Lessons Learned in Eudora Welty's “The Little Store”
Eudora Welty in her short story “The Little Store,” is attempting to portray the simplicity and innocence of her youth prior to her realization that there was a world beyond her own. Welty foreshadows her realization and loss of innocence even before her transition to an adult.
Welty reveals her childhood innocence in her description of her trips to the little store. As a child, innocence can be shown by believing everything. Along with being gullible they lack understanding. An example of Welty’s naivety is shown where she passes by her principal’s house and all she can think about is how she would make her spell “oblige, the word that she of course knew had kept me from making 100 on my spelling exam” (Welty 79). Welty lacks the understanding of sickness but takes matters into her hands to make her own ideas. Welty and one of her friends named Lindsey were both sick with the flu, so she writes a poem. Welty being naïve, figures that one of them is going to die from the virus because of how concerned each others parents are for the other child. Her poem states, “There was a little boy and his name was Lindsey. He went to heaven with the influinzy” (80). Inside the store all Welty can see is the candy. The most important idea she thinks about is how much candy she can get with the extra nickel. In everything that Welty does, she only thinks about herself.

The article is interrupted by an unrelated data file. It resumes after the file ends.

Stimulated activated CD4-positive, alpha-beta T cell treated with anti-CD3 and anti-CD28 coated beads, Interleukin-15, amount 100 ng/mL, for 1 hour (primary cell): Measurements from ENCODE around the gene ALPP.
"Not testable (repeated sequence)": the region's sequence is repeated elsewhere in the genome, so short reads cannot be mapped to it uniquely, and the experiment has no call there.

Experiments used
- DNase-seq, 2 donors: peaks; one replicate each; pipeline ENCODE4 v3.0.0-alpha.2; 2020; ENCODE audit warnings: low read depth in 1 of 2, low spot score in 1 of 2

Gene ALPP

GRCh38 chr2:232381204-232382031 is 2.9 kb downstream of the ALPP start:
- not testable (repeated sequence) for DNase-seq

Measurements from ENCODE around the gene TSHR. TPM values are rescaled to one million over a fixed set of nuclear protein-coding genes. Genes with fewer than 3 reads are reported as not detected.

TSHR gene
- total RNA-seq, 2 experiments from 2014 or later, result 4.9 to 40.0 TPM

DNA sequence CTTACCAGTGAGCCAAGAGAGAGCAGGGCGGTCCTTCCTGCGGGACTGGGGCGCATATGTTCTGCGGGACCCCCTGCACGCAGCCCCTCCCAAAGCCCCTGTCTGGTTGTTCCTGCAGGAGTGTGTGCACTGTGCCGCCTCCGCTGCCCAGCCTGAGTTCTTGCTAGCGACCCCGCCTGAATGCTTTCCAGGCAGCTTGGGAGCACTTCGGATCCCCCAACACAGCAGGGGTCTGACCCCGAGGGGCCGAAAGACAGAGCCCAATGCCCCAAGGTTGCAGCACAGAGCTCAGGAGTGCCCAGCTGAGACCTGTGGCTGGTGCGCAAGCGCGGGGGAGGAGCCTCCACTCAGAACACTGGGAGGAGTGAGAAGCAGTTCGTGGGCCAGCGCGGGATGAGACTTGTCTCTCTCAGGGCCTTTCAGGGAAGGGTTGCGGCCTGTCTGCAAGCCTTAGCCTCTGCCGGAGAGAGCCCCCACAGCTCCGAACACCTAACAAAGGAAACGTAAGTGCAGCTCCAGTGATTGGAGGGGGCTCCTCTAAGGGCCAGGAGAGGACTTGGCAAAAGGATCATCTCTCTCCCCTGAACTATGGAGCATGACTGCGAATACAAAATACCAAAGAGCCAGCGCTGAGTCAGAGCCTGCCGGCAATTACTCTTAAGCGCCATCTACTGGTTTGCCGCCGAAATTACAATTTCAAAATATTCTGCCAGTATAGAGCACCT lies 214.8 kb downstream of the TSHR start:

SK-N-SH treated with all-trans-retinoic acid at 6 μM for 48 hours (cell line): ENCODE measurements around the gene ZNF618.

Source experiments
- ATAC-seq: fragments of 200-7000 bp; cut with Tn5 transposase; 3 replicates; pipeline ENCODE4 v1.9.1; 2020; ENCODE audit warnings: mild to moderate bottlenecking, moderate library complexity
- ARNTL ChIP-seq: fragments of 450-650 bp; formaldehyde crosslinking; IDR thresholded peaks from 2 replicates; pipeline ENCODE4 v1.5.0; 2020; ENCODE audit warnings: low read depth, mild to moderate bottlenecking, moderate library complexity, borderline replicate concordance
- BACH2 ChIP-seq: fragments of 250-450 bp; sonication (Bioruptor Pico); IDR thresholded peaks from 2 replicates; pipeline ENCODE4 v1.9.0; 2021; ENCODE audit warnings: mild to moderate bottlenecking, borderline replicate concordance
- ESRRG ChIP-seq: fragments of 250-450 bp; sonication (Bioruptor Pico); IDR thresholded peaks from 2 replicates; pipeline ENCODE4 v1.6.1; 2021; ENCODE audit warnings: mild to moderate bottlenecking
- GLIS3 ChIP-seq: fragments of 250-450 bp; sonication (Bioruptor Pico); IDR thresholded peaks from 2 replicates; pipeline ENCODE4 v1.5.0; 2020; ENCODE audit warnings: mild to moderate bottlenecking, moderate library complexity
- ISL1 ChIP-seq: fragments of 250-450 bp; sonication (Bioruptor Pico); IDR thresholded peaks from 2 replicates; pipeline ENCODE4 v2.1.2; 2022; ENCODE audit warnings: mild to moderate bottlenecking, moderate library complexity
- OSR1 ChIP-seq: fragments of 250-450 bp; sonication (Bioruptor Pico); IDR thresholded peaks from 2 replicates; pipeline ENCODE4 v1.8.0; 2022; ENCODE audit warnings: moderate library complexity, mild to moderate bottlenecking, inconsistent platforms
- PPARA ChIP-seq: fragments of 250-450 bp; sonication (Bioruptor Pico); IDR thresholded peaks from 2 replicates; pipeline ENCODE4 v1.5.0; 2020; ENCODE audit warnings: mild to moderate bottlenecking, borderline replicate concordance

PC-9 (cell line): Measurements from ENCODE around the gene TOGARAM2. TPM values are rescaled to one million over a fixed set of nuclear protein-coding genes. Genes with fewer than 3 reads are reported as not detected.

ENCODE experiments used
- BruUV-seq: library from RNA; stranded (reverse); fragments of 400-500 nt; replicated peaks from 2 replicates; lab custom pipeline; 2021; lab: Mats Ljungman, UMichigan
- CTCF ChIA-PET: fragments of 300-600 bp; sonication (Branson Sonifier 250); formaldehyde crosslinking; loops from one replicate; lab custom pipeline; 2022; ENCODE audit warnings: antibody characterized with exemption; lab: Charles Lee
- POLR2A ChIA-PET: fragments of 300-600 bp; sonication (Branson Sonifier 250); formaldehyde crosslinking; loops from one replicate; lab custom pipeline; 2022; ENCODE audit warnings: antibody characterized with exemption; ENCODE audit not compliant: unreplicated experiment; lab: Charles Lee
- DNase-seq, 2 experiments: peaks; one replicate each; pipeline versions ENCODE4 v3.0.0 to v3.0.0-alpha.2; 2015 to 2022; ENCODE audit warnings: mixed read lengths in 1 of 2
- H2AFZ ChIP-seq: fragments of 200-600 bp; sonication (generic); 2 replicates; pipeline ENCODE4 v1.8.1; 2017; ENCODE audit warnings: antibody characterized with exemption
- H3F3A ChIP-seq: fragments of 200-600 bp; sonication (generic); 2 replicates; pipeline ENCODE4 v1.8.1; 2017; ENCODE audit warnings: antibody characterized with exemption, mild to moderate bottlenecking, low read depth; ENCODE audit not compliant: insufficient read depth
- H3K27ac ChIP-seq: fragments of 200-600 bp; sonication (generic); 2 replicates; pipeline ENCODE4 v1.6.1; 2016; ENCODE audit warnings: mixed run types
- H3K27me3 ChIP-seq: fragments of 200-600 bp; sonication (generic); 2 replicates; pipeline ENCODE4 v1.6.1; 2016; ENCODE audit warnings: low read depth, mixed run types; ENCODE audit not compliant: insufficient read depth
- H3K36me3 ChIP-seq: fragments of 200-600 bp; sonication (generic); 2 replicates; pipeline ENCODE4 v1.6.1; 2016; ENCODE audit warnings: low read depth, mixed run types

The transition of Welty from an innocent child is foreshadowed by her reflection comments. In the middle of telling a story about people she remembers as a child, Welty says how much they mean to her now. Eudora realizes now that everyday life as a child does not mean so much at the time but it stands for a lot later. She says, “Setting out in this world, a child feels so indelible. He only comes to find out later that it’s all the others along his way who are making themselves indelible to him” (80). Welty intimates at how innocent and unaware she is as a child by not noticing everyday details. She describes the top of the little...